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1.  Medicaid Expansion under the Affordable Care Act. Implications for Insurance-related Disparities in Pulmonary, Critical Care, and Sleep 
The Affordable Care Act was intended to address systematic health inequalities for millions of Americans who lacked health insurance. Expansion of Medicaid was a key component of the legislation, as it was expected to provide coverage to low-income individuals, a population at greater risk for disparities in access to the health care system and in health outcomes. Several studies suggest that expansion of Medicaid can reduce insurance-related disparities, creating optimism surrounding the potential impact of the Affordable Care Act on the health of the poor. However, several impediments to the implementation of Medicaid’s expansion and inadequacies within the Medicaid program itself will lessen its initial impact. In particular, the Supreme Court’s decision to void the Affordable Care Act’s mandate requiring all states to accept the Medicaid expansion allowed half of the states to forego coverage expansion, leaving millions of low-income individuals without insurance. Moreover, relative to many private plans, Medicaid is an imperfect program suffering from lower reimbursement rates, fewer covered services, and incomplete acceptance by preventive and specialty care providers. These constraints will reduce the potential impact of the expansion for patients with respiratory and sleep conditions or critical illness. Despite its imperfections, the more than 10 million low-income individuals who gain insurance as a result of Medicaid expansion will likely have increased access to health care, reduced out-of-pocket health care spending, and ultimately improvements in their overall health.
doi:10.1513/AnnalsATS.201402-072PS
PMCID: PMC4225799  PMID: 24708065
Patient Protection and Affordable Care Act; Medicaid; health policy; insurance, health
2.  The Effect of Insurance Status on Mortality and Procedural Use in Critically Ill Patients 
Rationale: Lack of health insurance may be an independent risk factor for mortality and differential treatment in critical illness.
Objectives: To determine whether uninsured critically ill patients had differences in 30-day mortality and critical care service use compared with those with private insurance and to determine if outcome variability could be attributed to patient-level or hospital-level effects.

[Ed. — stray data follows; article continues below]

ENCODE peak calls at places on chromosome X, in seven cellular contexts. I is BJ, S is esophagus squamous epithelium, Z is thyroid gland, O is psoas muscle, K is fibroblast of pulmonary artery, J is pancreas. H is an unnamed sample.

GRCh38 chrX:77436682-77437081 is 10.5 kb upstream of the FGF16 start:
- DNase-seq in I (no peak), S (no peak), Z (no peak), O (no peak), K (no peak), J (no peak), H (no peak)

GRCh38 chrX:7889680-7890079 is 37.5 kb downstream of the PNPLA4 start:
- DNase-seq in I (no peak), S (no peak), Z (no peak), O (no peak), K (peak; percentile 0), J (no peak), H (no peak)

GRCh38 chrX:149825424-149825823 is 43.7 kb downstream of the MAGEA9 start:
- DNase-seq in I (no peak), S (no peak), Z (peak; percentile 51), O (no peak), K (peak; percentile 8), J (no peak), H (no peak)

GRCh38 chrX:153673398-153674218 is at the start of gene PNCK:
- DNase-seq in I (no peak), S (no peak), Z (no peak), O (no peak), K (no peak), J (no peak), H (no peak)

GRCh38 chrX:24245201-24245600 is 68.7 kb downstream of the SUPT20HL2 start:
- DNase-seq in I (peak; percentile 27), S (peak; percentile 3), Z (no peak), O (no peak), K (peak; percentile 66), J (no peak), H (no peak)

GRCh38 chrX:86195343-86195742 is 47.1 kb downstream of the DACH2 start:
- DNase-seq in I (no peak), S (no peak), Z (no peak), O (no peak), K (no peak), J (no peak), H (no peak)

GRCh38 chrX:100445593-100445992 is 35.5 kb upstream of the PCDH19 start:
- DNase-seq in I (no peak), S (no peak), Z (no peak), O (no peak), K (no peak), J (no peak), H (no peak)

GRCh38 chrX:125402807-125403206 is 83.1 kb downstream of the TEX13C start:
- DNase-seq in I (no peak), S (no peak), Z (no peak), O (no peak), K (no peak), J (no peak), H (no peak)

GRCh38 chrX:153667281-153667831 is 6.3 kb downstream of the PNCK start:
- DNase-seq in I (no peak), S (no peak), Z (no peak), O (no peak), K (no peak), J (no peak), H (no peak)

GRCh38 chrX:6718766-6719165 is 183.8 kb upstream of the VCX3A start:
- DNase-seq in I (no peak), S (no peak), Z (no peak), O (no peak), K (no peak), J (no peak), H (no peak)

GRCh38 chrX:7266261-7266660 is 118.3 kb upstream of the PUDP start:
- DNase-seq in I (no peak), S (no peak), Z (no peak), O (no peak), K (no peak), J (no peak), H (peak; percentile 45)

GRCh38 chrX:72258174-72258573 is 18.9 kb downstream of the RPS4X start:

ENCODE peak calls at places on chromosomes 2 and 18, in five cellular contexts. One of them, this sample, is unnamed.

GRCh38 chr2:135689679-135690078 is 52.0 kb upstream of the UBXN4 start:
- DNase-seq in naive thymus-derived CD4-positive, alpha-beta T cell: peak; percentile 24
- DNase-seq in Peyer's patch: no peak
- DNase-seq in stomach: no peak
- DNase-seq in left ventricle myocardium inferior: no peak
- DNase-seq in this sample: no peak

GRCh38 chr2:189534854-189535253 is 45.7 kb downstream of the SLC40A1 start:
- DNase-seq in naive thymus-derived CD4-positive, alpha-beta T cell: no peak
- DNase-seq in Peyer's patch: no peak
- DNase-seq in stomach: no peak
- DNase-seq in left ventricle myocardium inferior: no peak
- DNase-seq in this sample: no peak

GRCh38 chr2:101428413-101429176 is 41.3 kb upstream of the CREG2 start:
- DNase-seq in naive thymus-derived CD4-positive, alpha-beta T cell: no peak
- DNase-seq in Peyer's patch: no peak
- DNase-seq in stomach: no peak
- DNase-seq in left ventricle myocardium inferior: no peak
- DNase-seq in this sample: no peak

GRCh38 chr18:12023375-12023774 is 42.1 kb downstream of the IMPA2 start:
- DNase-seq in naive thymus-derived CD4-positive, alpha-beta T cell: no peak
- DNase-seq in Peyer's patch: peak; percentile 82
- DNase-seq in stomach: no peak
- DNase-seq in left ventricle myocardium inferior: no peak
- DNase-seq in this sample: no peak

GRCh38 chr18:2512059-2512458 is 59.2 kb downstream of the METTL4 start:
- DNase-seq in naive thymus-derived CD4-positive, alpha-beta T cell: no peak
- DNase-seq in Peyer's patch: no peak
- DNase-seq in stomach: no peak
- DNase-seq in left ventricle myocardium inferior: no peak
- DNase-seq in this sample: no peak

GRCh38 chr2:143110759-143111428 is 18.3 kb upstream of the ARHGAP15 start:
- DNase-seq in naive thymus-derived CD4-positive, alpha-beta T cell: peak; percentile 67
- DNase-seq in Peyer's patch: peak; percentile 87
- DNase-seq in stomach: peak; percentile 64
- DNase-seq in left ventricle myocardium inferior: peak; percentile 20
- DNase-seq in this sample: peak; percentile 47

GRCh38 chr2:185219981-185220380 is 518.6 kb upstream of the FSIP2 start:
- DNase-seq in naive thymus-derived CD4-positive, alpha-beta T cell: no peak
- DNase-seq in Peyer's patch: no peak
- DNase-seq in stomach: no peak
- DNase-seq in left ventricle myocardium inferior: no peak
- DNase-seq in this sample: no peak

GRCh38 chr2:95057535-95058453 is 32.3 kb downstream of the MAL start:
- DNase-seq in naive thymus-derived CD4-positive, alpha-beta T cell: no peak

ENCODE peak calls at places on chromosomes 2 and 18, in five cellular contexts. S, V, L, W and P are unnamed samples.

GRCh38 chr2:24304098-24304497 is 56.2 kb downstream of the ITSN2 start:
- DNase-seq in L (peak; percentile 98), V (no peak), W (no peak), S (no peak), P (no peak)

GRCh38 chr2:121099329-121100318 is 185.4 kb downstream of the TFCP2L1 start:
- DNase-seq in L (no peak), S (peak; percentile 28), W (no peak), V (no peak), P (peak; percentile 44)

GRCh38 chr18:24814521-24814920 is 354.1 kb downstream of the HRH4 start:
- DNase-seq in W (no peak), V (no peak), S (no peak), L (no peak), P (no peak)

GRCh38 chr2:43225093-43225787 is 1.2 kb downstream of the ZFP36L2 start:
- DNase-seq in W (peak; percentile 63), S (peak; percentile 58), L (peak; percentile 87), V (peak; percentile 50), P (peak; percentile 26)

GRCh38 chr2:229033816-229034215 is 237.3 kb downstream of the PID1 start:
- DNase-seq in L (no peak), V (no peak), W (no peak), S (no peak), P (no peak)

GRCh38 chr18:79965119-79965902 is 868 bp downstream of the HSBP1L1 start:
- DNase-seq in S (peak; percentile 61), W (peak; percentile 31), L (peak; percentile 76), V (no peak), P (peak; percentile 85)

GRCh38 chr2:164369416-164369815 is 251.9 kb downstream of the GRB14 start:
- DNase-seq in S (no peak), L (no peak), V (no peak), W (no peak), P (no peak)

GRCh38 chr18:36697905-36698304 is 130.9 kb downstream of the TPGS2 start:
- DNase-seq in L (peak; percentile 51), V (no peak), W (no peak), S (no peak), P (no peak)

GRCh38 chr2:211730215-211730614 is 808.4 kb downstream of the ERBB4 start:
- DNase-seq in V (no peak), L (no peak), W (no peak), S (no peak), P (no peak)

Methods: Retrospective cohort study using Pennsylvania hospital discharge data with detailed clinical risk adjustment, from fiscal years 2005 and 2006, consisting of 167 general acute care hospitals, with 138,720 critically ill adult patients 64 years of age or younger.
Measurements and Main Results: Measurements were 30-day mortality and receipt of five critical care procedures. Uninsured patients had an absolute 30-day mortality of 5.7%, compared with 4.6% for those with private insurance and 6.4% for those with Medicaid. Increased 30-day mortality among uninsured patients persisted after adjustment for patient characteristics (odds ratio [OR], 1.25 for uninsured vs. insured; 95% confidence interval [CI], 1.04–1.50) and hospital-level effects (OR, 1.26; 95% CI, 1.05–1.51). Compared with insured patients, uninsured patients had decreased risk-adjusted odds of receiving a central venous catheter (OR, 0.84; 95% CI, 0.72–0.97), acute hemodialysis (OR, 0.59; 95% CI, 0.39–0.91), and tracheostomy (OR, 0.43; 95% CI, 0.29–0.64).
Conclusions: Lack of health insurance is associated with increased 30-day mortality and decreased use of common procedures for the critically ill in Pennsylvania. Differences were not attributable to hospital-level effects, suggesting that the uninsured have a higher mortality and receive fewer procedures when compared with privately insured patients treated at the same hospitals.
doi:10.1164/rccm.201101-0089OC
PMCID: PMC3208649  PMID: 21700910
insurance; intensive care unit; critical care; mortality
3.  Twelve-hour days in the brain and behavior of split hamsters 
The European journal of neuroscience  2012;36(4):2556-2566.
Hamsters will spontaneously ‘split’ and exhibit two rest–activity cycles each day when housed in constant light (LL). The suprachiasmatic nucleus (SCN) is the locus of a brain clock organizing circadian rhythmicity. In split hamsters, the right and left SCN oscillate 12 h out of phase with each other, and the twice-daily locomotor bouts alternately correspond to one or the other. This unique configuration of the circadian system is useful for investigation of SCN communication to efferent targets. To track phase and period in the SCN and its targets, we measured wheel-running and FOS expression in the brains of split and unsplit hamsters housed in LL or light–dark cycles. The amount and duration of activity before splitting were correlated with latency to split, suggesting behavioral feedback to circadian organization. LL induced a robust rhythm in the SCN core, regardless of splitting. Whereas the split hamsters’ SCNs exhibited 24-h rhythms of FOS that cycled in antiphase between left and right and between core and shell subregions, the medial preoptic area, paraventricular nucleus of the hypothalamus, dorsomedial hypothalamus and orexin-A neurons all exhibited 12-h rhythms of FOS expression, in-phase between hemispheres, but with detectable right–left differences in amplitude. Importantly, in all conditions studied, the onset of FOS expression in targets occurred at a common phase reference point of the SCN oscillation, suggesting that each SCN may signal these targets once daily. Finally, the transduction of 24-h SCN rhythms to 12-h extra-SCN rhythms indicates that each SCN signals both ipsilateral and contralateral targets.
doi:10.1111/j.1460-9568.2012.08166.x
PMCID: PMC4014115  PMID: 22703520
entrainment; locomotor activity; orexin; oscillator; suprachiasmatic nucleus

Results 1-3 (3)